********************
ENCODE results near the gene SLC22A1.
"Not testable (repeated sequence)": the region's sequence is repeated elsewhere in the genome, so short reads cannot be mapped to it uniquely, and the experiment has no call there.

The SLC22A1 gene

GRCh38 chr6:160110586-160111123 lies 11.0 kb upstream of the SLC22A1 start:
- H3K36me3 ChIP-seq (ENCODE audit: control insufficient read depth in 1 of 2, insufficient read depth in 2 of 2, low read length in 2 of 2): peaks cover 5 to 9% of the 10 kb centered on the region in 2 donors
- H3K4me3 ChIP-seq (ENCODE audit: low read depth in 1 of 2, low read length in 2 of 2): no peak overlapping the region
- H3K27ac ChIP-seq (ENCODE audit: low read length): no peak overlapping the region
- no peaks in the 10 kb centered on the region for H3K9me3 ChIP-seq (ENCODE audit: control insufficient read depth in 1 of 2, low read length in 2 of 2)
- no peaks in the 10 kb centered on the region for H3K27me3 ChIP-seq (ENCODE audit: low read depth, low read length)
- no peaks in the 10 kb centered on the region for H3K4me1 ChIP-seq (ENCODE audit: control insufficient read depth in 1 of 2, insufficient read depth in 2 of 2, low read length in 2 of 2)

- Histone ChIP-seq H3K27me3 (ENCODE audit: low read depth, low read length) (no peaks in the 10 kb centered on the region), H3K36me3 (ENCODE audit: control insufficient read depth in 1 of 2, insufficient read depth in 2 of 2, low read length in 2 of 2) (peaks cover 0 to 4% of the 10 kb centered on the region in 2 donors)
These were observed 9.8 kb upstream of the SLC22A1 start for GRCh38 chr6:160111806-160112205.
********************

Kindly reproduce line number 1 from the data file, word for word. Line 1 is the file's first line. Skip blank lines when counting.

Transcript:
ENCODE results near the gene SLC22A1.